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Letter ReferenceOlive Schreiner BC16/Box3/Fold3/1904/30
ArchiveUniversity of Cape Town, Manuscripts & Archives, Cape Town
Epistolary TypeLetter
Letter DateSaturday 19 November 1904
Address FromHanover, Northern Cape
Address To
Who ToAlice Greene
Other Versions
PermissionsPlease read before using or citing this transcription
The Project is grateful to Manuscripts and Archives, University of Cape Town, for kindly allowing us to transcribe this Olive Schreiner letter, which is part of its Manuscripts and Archives Collections. The date has been written on this letter in an unknown hand. The name of the addressee is indicated by salutation and content. Schreiner was resident in Hanover from September 1900 to October 1907, after 1902 with visits, sometimes fairly lengthy, elsewhere.
1 Saturday
3 My darling Friend
5 I got your letter this morning I most fully understand it. I feel so
6sure the going to England is the best thing, & the sooner you go the
7better. I can’t understand anyone’s staying here who can go I
. My place is here, or, wherever my husband is. I am so sorry I
9posted that letter to Miss Molteno yesterday. It was very thoughtless
10of me, but I was just writing it when Cron came in to tell me he was
11leaving at once for Cape Town. I had heard nothing of the whole matter
12though it had been going on for weeks. I really don’t mind much,
13I’m not just saying it. And it may be my brother Will will not think
14so seriously of it as I do. If it goes to trial before the Supreme
15Court the mere costs will amount to some hundreds; it but it seems to
16me the case may be won won on the ground that Cron’s letters to
17Sampson ^(the Attorney General)^ & the Master of the Supreme Court were
18marked "private." As he has never mentioned the matter to any one, he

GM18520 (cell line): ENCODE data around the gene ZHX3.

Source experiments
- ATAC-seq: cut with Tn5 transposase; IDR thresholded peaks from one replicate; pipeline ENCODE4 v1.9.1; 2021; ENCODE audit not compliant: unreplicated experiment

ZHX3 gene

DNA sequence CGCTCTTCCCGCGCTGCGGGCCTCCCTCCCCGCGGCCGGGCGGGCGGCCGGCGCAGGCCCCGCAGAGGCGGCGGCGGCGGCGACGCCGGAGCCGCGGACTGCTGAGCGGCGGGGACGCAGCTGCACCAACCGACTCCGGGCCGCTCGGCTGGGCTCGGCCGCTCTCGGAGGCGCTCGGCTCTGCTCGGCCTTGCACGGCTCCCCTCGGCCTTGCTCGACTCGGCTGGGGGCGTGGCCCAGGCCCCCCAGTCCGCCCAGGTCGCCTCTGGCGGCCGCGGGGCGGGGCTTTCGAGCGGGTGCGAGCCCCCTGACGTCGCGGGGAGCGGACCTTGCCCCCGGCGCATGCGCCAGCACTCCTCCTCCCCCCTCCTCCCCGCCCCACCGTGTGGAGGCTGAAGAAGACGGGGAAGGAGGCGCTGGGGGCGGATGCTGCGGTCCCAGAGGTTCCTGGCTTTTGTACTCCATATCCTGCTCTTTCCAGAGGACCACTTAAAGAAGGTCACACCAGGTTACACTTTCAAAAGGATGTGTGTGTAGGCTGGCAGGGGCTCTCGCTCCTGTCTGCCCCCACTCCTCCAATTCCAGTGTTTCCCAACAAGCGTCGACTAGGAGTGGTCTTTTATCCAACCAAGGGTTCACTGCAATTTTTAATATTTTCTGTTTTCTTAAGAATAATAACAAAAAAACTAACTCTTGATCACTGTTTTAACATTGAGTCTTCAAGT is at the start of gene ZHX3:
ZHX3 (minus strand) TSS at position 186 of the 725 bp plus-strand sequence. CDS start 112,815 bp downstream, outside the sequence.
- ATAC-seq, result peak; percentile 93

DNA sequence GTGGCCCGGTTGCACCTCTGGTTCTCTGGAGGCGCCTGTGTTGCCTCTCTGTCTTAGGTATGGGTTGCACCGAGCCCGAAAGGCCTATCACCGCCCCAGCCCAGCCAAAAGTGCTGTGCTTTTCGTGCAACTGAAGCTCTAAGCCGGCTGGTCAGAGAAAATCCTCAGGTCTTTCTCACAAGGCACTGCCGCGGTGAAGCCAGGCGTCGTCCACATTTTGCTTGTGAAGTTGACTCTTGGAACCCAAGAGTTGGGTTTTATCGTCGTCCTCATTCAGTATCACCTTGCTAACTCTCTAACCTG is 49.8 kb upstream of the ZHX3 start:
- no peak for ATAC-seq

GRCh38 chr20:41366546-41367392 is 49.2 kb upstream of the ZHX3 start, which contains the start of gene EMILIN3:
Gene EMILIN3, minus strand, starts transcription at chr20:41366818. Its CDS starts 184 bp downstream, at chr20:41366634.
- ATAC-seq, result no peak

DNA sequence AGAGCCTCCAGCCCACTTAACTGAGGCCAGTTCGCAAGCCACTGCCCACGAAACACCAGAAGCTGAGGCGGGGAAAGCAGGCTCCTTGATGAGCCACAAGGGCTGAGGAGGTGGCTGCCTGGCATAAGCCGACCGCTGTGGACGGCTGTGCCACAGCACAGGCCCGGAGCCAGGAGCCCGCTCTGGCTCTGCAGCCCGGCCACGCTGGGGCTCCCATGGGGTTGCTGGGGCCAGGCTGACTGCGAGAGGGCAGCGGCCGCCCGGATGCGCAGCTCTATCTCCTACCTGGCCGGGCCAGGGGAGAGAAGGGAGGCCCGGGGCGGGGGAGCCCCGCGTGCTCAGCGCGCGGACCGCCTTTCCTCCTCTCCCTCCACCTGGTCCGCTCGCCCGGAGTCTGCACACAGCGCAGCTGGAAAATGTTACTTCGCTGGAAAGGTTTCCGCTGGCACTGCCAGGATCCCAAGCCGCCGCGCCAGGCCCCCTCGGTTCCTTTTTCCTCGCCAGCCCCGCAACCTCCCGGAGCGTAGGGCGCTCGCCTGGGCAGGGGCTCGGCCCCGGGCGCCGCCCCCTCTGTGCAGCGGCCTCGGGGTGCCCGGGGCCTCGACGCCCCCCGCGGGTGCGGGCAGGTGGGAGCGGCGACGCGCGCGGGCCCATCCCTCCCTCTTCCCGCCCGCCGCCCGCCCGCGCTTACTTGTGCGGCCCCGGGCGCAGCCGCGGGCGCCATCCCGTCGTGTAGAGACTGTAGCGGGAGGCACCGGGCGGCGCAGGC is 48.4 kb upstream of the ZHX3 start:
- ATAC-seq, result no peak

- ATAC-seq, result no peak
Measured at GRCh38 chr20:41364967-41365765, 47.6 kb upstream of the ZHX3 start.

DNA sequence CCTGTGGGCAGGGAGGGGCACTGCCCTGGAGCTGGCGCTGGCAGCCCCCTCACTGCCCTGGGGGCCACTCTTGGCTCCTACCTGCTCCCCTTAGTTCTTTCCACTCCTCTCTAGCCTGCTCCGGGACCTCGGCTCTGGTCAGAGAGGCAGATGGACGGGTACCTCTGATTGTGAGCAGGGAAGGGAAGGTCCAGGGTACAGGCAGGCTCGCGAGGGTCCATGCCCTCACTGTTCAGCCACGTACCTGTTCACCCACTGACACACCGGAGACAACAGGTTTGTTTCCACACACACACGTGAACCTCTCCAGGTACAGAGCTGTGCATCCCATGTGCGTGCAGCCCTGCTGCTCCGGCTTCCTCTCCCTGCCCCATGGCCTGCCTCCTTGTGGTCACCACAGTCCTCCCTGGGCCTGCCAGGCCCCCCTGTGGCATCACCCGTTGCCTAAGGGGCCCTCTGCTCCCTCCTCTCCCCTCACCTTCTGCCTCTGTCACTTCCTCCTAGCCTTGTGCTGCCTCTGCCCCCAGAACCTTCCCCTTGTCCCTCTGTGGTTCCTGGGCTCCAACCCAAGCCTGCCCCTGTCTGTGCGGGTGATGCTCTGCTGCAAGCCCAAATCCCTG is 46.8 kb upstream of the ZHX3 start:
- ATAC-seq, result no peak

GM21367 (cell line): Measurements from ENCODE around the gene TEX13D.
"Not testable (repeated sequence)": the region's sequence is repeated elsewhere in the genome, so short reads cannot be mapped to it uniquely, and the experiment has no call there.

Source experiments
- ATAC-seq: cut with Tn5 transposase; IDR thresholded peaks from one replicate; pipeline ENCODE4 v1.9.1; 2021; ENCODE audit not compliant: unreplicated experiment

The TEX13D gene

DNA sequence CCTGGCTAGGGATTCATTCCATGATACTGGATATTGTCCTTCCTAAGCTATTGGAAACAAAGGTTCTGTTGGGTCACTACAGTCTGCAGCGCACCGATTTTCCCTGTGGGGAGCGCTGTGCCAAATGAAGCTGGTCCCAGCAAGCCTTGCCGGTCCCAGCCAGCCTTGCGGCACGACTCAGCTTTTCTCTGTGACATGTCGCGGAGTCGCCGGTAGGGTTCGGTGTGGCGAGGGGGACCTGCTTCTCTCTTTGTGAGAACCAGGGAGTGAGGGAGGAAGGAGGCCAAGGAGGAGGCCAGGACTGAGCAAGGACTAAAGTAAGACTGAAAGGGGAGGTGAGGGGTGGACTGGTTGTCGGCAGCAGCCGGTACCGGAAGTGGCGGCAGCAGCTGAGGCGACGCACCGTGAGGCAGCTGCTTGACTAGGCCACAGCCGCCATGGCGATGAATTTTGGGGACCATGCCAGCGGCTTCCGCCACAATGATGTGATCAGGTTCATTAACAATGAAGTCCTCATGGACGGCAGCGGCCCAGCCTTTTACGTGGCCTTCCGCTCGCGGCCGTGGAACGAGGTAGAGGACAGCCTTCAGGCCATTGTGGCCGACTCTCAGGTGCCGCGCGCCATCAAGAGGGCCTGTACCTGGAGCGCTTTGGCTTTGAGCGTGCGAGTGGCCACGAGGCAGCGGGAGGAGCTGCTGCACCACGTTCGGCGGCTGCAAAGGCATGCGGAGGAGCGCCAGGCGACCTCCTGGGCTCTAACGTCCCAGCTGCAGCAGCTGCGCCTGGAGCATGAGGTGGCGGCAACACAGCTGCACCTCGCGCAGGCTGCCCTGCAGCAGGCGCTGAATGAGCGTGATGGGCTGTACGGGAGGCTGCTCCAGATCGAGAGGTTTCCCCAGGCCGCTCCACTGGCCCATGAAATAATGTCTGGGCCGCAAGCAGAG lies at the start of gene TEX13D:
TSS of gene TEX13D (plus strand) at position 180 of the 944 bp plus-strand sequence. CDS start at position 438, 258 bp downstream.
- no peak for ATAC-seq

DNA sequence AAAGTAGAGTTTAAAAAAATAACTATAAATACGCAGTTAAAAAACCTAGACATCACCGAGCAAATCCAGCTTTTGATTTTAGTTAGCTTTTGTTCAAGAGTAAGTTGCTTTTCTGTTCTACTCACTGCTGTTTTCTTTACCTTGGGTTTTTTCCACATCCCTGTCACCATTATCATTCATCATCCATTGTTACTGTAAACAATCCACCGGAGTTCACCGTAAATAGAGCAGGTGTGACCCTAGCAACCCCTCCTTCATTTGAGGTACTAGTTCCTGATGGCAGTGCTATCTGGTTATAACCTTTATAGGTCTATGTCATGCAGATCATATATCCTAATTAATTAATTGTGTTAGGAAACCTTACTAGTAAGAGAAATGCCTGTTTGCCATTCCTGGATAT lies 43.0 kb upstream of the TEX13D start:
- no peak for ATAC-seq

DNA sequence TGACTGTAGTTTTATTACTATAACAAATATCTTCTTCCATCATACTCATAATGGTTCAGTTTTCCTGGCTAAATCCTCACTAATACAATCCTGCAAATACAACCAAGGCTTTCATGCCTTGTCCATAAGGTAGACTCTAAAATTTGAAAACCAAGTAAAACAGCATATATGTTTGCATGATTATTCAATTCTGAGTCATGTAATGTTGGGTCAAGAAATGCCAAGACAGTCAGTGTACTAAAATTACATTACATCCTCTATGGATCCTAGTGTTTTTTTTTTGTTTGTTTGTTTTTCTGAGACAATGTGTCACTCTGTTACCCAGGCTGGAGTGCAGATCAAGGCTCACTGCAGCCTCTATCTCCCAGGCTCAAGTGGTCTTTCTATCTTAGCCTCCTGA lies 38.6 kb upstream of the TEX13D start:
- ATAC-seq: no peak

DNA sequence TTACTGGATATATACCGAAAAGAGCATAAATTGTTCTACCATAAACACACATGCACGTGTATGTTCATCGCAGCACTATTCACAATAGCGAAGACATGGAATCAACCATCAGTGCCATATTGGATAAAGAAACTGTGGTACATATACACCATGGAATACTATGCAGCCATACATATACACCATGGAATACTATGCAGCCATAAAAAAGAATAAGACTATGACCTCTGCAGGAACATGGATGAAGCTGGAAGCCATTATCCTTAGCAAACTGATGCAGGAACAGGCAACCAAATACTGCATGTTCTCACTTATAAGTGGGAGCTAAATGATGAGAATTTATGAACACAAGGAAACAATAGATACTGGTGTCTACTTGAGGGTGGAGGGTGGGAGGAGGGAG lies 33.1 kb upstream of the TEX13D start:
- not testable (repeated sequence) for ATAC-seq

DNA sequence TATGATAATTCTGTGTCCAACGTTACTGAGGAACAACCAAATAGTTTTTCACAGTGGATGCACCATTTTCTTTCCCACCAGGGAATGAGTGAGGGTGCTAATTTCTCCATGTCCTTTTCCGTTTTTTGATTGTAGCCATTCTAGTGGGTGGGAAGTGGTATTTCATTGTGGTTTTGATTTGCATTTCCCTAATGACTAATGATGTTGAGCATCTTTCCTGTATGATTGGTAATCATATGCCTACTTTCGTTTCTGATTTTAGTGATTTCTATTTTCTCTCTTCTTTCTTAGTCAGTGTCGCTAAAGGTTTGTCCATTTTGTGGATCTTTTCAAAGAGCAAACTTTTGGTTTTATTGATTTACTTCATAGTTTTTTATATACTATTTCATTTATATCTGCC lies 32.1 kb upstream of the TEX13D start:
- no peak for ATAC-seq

19tells me I hardly see how the man can get his £1000 damages. But some
20how it doesn’t trabl trouble me. I feel curiously peaceful about
21every thing, that has happened or does happen or can happen.
23 I will write & let you know when Cron returns on Tuesday morning how
24it goes.
26 I am sure what Miss Molteno needs is to go into quite a new world. You
27& Helen & she must go to Switzerland or Germany. Have you been to
28South Germany? It’s so nice & the peasants are so sweet & lovable.
29The dear little village where my father was born is always a dream of
30peace & sweetness to me.
32 I am better the last few days: & Hanover seems so much much more
33endurable to me; now I expect nothing & don’t mind.
35 Dear little Squires looked in for half an hour this morning. He was
36looking thin & ill. Please You know my sweet darling friends you
37couldn’t help me by being in this country, & I’m so glad you are
38going. unreadable If I can only hear you are both getting quite strong
39& well on the continent. Perhaps some day you will return & Helen may
40be with you, & you’ll really settle down somewhere & Miss Forrest &
41Miss Smith can come too.
43 You know my dream has always been that one could knock about the world
44when one was young, but when one got older settle down to a large
45broad sort of home life. A household with plenty of people of all
46sorts & kinds who love each other & have some sort of need of
47eachother – as Rebekah does in my novel.
49 Good bye, darling.
51 I wish you could have seen Cron in town. But he will only arrive
52Sunday morning, go straight to my brother Will’s, & return again by
53the Sunday evening train. I’ll write a real letter soon.
54 Olive
56^My little boy has got a little boy to play with him this afternoon &
57he I have given them sweets & marbles & they are very happy in the
58yard. ^
60 Olive
'Rebekah in my novel' refers to a character is From Man to Man.